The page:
Moving Into the Community
updated May 2, 2024

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A big concern you may have when thinking about leaving a facility or group home is how you will get the care you need. If you want to live in the community, there are programs that can provide a lot of the services you would get at a facility, but in your own place, including help with things like:

  • Bathing
  • Home-delivered meals
  • Taking medication
  • Transportation, and
  • 24-hour skilled nursing care.

You can decide whether you want to manage the people who help you, or whether you want an agency to manage them for you.

Learn more about the services you can get at home.

Paying for Your Care at Home

There are programs that can help you pay for these ongoing care services in your own home. You can get a free evaluation of what services and programs might help you. Contact your local county or tribal human services office and ask to be reviewed for long-term care services. This review is called a MnCHOICES assessment.

Anybody who thinks they might need long-term services can ask for this, even if they don’t qualify for any benefits. Within 20 business days, the county must send an assessor over to review your situation and see which long-term care programs or services might help you.

During this review, the assessor will help you compare the options of living in a facility or in the community with the help of different programs, such as MA-Waiver programs, Medical Assistance (MA), or personal care assistance (PCA) services.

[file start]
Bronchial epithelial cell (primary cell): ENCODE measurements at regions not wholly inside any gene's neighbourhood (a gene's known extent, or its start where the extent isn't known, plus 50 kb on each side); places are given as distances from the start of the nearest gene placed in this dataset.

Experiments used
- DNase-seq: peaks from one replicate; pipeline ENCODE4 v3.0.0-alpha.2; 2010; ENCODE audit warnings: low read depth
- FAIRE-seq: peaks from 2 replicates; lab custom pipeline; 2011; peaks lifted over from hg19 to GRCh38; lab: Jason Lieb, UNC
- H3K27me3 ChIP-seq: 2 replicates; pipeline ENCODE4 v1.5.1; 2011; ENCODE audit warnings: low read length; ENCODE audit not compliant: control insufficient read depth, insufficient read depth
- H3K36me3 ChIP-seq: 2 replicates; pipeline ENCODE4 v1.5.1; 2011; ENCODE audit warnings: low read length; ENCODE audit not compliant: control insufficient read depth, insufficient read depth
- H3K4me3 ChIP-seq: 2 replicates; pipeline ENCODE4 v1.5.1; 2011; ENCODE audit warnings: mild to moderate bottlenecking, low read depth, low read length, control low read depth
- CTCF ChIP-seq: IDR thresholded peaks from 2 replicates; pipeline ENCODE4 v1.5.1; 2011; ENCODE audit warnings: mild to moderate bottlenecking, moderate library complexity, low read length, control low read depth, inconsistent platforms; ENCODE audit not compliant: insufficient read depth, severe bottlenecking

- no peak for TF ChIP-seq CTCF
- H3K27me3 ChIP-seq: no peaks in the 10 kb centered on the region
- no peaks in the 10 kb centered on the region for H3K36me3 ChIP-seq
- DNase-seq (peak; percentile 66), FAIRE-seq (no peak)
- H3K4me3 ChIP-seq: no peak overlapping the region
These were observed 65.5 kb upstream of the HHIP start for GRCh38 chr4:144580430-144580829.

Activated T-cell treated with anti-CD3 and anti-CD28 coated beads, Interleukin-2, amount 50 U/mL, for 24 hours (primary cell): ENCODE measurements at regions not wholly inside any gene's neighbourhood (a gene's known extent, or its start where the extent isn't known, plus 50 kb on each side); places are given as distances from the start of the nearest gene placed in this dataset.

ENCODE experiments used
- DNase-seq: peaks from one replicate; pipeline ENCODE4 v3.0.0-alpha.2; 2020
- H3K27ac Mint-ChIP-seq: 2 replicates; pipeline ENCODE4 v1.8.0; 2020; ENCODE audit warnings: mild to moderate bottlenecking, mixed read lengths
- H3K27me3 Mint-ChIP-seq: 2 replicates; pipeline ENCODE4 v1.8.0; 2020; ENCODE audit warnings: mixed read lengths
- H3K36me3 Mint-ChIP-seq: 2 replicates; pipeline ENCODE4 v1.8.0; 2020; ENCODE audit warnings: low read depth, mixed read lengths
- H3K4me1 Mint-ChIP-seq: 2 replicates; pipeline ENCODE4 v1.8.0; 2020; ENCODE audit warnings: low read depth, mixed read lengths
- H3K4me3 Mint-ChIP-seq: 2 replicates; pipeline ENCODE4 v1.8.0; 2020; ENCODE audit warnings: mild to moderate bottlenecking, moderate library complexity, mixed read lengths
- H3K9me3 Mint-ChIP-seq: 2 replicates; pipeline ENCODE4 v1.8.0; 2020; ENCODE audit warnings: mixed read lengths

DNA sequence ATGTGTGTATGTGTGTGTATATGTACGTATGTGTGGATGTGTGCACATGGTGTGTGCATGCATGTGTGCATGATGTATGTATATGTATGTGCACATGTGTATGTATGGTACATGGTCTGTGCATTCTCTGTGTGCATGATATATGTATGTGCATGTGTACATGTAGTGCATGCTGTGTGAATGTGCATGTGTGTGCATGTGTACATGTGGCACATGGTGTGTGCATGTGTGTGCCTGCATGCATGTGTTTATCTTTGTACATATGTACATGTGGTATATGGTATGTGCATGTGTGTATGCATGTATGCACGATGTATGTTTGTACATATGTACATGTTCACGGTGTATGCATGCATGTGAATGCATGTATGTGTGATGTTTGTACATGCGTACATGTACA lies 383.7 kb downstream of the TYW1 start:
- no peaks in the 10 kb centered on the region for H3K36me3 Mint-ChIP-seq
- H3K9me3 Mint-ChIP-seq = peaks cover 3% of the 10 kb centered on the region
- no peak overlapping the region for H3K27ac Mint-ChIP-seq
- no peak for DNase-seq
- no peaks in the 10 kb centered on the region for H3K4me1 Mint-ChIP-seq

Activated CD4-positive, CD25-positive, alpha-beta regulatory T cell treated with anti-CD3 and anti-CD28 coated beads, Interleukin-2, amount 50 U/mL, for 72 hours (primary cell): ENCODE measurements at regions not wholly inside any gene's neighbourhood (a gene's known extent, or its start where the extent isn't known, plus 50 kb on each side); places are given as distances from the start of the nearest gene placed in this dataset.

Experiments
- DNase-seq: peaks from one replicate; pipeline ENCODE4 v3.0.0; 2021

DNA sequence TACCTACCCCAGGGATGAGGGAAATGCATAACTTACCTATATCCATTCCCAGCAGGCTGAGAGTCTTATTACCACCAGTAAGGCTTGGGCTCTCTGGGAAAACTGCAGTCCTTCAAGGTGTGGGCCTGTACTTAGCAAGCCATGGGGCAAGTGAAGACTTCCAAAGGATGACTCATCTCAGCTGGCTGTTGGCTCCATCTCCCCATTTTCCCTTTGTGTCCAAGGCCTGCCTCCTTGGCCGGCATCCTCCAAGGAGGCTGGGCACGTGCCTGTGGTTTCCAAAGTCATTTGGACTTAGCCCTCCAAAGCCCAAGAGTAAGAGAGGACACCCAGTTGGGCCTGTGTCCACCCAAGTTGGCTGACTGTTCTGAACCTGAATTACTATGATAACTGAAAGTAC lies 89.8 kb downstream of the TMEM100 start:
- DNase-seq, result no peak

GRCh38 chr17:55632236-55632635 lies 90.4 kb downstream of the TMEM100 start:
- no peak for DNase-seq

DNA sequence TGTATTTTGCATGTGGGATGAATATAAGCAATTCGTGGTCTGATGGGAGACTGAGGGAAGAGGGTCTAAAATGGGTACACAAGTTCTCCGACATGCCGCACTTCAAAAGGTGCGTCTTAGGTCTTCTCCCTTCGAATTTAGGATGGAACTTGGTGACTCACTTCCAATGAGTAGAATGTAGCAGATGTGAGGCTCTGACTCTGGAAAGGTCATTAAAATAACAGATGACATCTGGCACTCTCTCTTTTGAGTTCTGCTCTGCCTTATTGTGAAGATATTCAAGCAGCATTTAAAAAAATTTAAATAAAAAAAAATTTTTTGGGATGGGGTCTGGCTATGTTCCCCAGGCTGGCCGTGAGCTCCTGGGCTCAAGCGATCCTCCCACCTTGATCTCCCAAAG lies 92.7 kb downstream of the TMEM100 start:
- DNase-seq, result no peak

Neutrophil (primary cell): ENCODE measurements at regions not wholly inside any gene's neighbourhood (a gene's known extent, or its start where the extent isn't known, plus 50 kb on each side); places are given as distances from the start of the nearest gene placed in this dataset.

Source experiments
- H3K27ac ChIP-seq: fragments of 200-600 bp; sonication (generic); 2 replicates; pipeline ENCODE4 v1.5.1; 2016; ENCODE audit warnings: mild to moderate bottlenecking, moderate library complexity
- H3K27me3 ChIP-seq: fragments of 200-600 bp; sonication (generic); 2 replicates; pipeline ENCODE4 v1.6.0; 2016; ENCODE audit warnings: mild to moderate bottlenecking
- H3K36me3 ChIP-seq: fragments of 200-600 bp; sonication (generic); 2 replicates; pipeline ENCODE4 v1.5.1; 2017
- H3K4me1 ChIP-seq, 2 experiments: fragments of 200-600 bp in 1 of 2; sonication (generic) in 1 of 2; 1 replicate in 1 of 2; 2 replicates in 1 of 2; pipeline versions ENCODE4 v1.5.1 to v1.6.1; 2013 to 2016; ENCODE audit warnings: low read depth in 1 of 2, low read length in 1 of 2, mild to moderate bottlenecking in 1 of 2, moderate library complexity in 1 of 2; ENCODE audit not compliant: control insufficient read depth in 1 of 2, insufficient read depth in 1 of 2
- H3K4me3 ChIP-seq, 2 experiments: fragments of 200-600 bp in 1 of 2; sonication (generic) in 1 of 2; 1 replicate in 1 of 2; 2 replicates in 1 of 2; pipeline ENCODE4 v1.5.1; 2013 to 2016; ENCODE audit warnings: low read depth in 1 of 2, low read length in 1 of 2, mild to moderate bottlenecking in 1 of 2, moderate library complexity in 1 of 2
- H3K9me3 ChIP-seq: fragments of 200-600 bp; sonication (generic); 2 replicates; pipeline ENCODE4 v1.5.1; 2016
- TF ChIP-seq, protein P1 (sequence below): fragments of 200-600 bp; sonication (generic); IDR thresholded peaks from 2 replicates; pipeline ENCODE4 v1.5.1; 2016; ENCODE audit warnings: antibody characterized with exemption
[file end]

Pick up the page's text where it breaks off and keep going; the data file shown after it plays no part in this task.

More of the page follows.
If you might be eligible for any of these programs, the assessor will help you get started with the application. Even if you are not eligible for public benefits, this review can help you understand what services, accommodations, and resources exist.

Even though public programs can help you pay to get many services in your home, there are some levels of care that public programs do not pay for you to get at home. It is important to talk to the staff at the facility you live in and the person helping coordinate your move about the details of the kind of care you need and how it would be paid for if you move. You should have these conversations early on to find out if it is possible for you to get the services you need in the community.

To learn more about the programs that can help you pay for getting your care at home, read the HB101 articles on MA-Waiver programs, and personal care assistance (PCA) services.

You may qualify for new benefits when you live at home

Living in your own home may help you qualify for some new benefits, such as help paying for your housing, SNAP, or help with energy bills. Visit DB101 and Chat with a Hub expert or call the Senior LinkAge Line® (SLL) at 1-800-333-2433 to learn more about the benefits that could help you afford living on your own.